The throttle installed into the simulator is a converted genuine B737-300 throttle. Lately, I have observed inconsistent power thrust issues during the take off roll and climb out.
As I begin the take off roll, engage TO/GA and rotate, but before acceleration altitude or acceleration height is reached, one of the throttles looses or gains power. Moving the throttle handle reinstates throttle power, but the power is dependent on where the actual throttle lever is physically positioned.
When the aircraft is above thrust reduction altitude (1500 radio altitude) the problem rectifies itself. The problem cannot be replicated when flying above 1500 feet. I also noted, and this may also be part of the issue, that the power indicators located on the EICAS display fluctuate (twitch) a little as I moved the throttle levers.
This problem only began to occur after I transferred the avionics software to ProSim737.
Process of Elimination
Problems like this are not uncommon when interfacing real aircraft parts and the challenge is finding the cause of the problem. The only method to determine solutions to problems such as this is to systematically, through the process of elimination, identify the problem area.
My first thought was that one of the potentiometers in the throttle quadrant maybe damaged, although I considered this to be unlikely as the units are still relatively new. The throttle has four potentiometers: throttle 1, throttle 2, flaps and spoilers. Flight testing indicated that the power loss alternated between engine 1 and engine 2; therefore, the likelihood of two potentiometers failing at the same time was minimal.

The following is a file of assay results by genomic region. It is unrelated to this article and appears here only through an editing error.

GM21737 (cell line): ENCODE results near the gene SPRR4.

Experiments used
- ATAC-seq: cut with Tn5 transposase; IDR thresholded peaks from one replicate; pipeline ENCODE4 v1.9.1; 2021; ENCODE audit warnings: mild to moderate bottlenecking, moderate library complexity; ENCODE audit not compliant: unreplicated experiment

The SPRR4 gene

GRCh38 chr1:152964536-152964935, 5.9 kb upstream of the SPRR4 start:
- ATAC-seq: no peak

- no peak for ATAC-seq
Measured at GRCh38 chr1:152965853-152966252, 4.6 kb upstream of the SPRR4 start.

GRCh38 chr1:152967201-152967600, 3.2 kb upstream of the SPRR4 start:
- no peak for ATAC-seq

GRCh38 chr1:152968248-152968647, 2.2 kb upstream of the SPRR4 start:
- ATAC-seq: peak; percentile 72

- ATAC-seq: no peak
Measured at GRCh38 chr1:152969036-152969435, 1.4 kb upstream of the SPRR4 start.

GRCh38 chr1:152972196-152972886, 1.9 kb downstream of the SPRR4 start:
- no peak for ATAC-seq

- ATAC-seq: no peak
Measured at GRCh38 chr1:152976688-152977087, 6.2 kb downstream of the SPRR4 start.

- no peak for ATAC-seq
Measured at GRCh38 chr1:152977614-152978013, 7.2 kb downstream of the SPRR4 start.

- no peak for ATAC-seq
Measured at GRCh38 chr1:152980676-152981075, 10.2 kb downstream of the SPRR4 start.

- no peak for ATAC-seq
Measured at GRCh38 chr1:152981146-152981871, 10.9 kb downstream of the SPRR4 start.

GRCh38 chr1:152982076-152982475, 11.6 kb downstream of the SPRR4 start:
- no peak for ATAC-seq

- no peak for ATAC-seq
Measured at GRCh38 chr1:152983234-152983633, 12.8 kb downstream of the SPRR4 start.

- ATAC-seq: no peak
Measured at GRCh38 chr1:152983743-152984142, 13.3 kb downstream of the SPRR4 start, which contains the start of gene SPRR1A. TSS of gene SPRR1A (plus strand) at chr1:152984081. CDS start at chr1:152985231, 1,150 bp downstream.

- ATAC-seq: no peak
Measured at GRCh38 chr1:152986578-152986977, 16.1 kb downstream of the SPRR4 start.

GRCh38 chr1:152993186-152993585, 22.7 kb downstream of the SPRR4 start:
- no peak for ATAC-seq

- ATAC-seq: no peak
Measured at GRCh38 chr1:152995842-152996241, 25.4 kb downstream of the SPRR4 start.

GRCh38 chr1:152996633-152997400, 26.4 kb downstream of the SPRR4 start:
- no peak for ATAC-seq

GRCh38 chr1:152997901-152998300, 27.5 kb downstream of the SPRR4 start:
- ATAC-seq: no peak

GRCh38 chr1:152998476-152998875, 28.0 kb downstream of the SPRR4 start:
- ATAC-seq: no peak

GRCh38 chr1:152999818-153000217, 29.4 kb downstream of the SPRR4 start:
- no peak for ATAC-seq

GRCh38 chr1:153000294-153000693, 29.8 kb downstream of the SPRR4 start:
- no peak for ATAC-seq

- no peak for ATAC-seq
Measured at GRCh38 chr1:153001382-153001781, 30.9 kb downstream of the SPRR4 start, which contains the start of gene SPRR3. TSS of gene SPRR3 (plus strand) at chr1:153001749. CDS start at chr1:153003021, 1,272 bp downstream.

The next step involved checking the wiring within the throttle quadrant, to ensure there wasn’t damage to the outer coating of the wires. A damaged or loose wire can easily short on the throttle frame and generate a spike. However, if the wiring was loose or damaged, the problem would also occur when flying at altitude, and I had clearly demonstrated that the problem only occurred during the take off roll and climb out to thrust reduction altitude.
The next step was to ensure that calibration of the throttle unit was correct.
Re-Calibration Using FSUPIC
I decided to re-calibrate the throttles using FSUPIC rather than FSX. This process isn’t difficult and FSUPIC allows you to fine tune each throttle with greater accuracy than is possible with FSX.
After re-calibration, the “twitching” of the power indicators ceased, but the initial problem remained.
The Cause of the Problem
The only culprit I could think of to cause this problem was ProSim737.
To check whether ProSim737 was actually the cause of the problem, it is necessary to remove any input from the ProSim737 software. This is straightforward. Either use another avionics software package or use FSX itself. I did twenty trial flights using both Sim Avionics and FSX and the problem did not replicate.
ProSim737 Excellent Support and Advice
I contacted the developers at ProSim737 explaining my problem in detail, and I received a response to my questions within a few hours. Marty was especially helpful and we discussed several potential reasons for this issue and possible workarounds. I must stress that the response I received from ProSim737 was absolutely 100% top notch.
Marty genuinely wanted to help resolve the issue – whether it be with ProSim737 or otherwise.
Real B737 Throttle Operation
Now this where the comment “as real as it gets” does have meaning….
The developers of ProSim737 have designed their software to replicate the logic used by the real B737 auto throttle. The software (ProSim737) is doing exactly what it’s supposed to do in relation to power thrust, and the issue I was experienced is caused by using a real aircraft throttle without automation. Let me explain.